700 MHz: Breaking the C Block Package

I apologise for the hiatus between this and my last 700 MHz Auction update, but with 36,419 bids over 261 rounds, analysing the data set is taking a bit of time.

Among the several controversies arising the from now-completed auction has been ATT’s claim that bidders were deterred from bidding on C Block because of the open access rules imposed on the block. I can say with confidence that this is a bald-faced lie.

Twenty-six companies bid on C Block spectrum: Alltel Corporation, AST Telecom, LLC, AT&T Mobility Spectrum, LLC, Bluewater Wireless, L.P., Cellco Partnership d/b/a Verizon Wireless, Cellular South Licenses, Inc., CHEVRON USA INC., Choice Phone LLC, Club 42 CM Limited Partnership, Copper Valley Wireless, Inc., Cox Wireless, Inc., Cricket Licensee 2007, LLC, Google Airwaves Inc., King Street Wireless, L.P., Thomas K. Kurian, MetroPCS 700 MHz, LLC, NatTel, LLC, PTI Pacifica, Inc., Pulse Mobile LLC, QUALCOMM Incorporated, SAL Spectrum, LLC, SeaBytes, L.L.C., Small Ventures USA, L.P., Triad 700, LLC, Vulcan Spectrum LLC, and Xanadoo 700 MHz DE, LLC.

Note that the lying buggers at ATT bid on REAGs 2 and 4. They were deterred, but only by Verizon’s deeper pockets.

The interesting dynamic in C Block is the effect of combinatorial bidding on the outcome. Under the combinatorial bidding rules three packages of REAGs were available (the 50 state package, the Atlantic package, and the Pacific package) as well as the individual REAGs. The rules provided that so long as the bid on a package exceeded the total amount of the bids on all the individual REAGs in that package, the package bidder would win (assuming that the package bid reached the reserve price). If the total amount bid on the individual REAGs exceeded the package bid in a round, then the package was “broken” and the package bidder wouldn’t be required to take any REAGs if it couldn’t have the whole package (this was to prevent a bidder who wanted a national footprint from getting stuck with less if another bidder outbid on one or two crucial components of the package).

Echostar was a strong proponent of combinatorial bidding, insisting that they wouldn’t show up and bid if the C Block did have a combinatorial bidding rule. Oddly enough, they got the rule and then their bidding entity, Frontier Wireless, didn’t even show in C Block bidding (they bid mainly in E Block without combinatorial bidding). But what they inadvertently did was screw at least one major bidder with the combinatorial bidding rules they insisted on.

More below…

Google bid exclusively on the 50 state package (REAGs 1-8), gradually pushing the bid up until they exceeded the reserve price in round 17 with a bid of $4,713,823,000. That meant that the open access rules would kick in. They then sat on that bid. There is speculation that Google’s board had a failure of will (and a serious loss of stock value), and decided to go no further in hopes the Verizon would outbid them and have to build the network under the open access rules.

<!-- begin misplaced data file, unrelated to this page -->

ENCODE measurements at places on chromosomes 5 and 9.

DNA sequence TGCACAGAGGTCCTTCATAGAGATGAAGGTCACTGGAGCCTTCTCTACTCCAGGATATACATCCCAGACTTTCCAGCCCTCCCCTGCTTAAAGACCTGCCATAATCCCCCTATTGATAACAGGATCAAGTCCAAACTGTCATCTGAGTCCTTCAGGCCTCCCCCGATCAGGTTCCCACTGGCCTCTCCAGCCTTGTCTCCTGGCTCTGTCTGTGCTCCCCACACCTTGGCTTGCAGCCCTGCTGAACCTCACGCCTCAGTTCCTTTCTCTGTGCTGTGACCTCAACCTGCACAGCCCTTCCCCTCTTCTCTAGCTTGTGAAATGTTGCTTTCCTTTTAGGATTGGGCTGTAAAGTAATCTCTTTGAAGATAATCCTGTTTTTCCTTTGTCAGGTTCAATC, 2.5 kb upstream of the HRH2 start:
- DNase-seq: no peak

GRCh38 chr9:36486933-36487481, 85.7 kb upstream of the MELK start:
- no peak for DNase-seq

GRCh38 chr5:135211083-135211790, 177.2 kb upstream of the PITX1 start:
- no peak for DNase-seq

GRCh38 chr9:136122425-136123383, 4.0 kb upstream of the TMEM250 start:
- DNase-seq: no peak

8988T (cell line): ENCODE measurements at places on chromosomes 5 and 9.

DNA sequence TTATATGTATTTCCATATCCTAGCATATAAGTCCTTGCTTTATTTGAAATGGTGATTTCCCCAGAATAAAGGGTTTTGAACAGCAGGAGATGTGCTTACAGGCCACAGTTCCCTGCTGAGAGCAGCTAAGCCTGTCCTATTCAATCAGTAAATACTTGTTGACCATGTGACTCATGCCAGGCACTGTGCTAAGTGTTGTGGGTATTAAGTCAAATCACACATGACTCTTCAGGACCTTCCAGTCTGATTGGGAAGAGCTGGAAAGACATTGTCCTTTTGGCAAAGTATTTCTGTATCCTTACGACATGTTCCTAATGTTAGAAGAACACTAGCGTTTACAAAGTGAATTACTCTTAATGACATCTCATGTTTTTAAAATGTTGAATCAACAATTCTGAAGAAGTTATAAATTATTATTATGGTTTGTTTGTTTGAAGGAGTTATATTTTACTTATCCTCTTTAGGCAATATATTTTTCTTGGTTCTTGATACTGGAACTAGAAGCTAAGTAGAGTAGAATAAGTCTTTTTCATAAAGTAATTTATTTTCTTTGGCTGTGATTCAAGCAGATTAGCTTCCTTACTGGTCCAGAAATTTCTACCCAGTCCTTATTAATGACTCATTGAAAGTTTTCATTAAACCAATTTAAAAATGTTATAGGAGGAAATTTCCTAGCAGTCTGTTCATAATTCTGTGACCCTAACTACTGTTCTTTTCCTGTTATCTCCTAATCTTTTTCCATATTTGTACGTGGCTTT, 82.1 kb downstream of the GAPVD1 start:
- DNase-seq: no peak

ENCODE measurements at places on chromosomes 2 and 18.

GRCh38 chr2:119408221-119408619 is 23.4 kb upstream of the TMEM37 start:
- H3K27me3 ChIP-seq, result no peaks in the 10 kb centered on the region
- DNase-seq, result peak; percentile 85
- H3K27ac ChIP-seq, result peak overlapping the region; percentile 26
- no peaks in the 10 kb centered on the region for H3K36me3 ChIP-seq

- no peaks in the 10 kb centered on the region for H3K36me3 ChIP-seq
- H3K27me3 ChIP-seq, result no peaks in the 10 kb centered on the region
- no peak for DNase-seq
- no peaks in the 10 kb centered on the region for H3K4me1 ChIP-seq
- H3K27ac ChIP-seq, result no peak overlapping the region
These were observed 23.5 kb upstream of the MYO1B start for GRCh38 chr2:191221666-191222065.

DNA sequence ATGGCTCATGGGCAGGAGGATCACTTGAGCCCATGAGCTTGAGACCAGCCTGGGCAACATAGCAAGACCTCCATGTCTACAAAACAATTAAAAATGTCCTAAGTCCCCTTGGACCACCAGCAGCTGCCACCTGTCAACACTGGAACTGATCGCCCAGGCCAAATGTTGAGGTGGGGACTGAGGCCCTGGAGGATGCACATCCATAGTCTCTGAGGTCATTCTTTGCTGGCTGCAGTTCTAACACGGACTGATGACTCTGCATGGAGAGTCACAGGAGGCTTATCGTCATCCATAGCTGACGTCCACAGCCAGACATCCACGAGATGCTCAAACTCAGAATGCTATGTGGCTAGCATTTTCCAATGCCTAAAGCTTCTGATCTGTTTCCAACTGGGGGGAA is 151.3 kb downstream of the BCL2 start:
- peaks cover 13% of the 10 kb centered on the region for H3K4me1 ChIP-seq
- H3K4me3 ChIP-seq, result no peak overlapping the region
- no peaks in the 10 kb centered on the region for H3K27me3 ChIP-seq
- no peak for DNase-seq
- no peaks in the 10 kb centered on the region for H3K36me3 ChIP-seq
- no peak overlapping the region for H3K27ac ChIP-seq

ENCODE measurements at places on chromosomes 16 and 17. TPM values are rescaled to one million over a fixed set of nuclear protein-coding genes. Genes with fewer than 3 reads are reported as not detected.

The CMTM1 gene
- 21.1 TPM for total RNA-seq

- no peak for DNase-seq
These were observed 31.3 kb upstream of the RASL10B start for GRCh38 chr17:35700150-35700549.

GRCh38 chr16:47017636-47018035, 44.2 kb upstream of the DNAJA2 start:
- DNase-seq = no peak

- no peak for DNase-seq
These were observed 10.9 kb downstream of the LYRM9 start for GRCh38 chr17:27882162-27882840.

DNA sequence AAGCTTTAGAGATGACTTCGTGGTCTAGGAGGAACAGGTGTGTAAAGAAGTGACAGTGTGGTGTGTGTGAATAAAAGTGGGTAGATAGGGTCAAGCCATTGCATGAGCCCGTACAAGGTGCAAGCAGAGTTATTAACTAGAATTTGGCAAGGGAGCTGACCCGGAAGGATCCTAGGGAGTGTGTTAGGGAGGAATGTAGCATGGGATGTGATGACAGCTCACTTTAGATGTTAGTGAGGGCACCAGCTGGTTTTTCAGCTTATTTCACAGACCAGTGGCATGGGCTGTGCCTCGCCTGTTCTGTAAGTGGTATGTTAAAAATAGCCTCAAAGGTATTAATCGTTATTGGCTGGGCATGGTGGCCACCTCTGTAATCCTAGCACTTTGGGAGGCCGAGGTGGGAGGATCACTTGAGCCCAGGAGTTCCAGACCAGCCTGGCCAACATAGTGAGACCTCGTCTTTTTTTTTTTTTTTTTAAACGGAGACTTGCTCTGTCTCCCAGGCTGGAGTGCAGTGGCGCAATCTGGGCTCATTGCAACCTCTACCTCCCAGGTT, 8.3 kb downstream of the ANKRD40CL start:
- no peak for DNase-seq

However, the combinatorial bidding rules put MetroPCS in a real bind. MetroPCS really wanted REAGs 2 and 5, but the bidding was lagging on most of the individual REAGs, so they would have to bid far more than the value of those two REAGs to bring the total amount bid on individual REAGs high enough to break Google’s 50 state package. The situation sat that way until round 26 with bids on some individual REAGs creeping up. In round 26 QUALCOMM broke Google’s package with a bid of $1,405,293,000 on REAG 4, which sent the total amount bid on individual REAGs over Google’s package bid, $4,755,048,000 to $4,713,823,000. The dynamics from rounds 18 through 26 can be seen in this table; the bid amounts are in millions of dollars.

Seeing that the package had been broken, Verizon, which reasonably assumed that the package bid was Google (remember that all people knew was the high bid in each round, not who had made it, because of the anonymous bidding rules), knew that there would now be a scramble for the individual REAGs. Between rounds 27 and 30 Verizon swooped in with large bids and secured the vast majority of the individual REAGs.

Now how does this screw MetroPCS? According to a reliable source, by the time the package was broken MetroPCS had spent enough eligibility on bids in other blocks that it didn’t have the resources to counter Verizon on the two REAGs it wanted. If the package hadn’t had to be broken for MetroPCS’s high bids on REAGs 2 and 5 to prevail, they’d have known that they were in a fight with Verizon early enough to redeploy resources to counter Verizon. I haven’t had the time to run all the numbers, but preliminary indications are that this scenario is very plausible.

Thanks, Echostar. And they didn’t even show up to play by their own rules in C Block.

I predicted, when the combinatorial bidding rules were proposed, that all they would do was advantage bidders with the deepest pockets, i.e., the biggest incumbents.

Anonymous bidding helped competition, the open access rule at the least didn’t hurt it, but combinatorial bidding was a competition-killer.

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One Comment

  1. JohnMc says:

    ATT was a liar, but for a very different reason. They never wanted the ‘C’ block to begin with. They already owned the Aloha properties. They would then have no need to compete in the national ‘C’ and would go for a fill in strategy in the REAGs.

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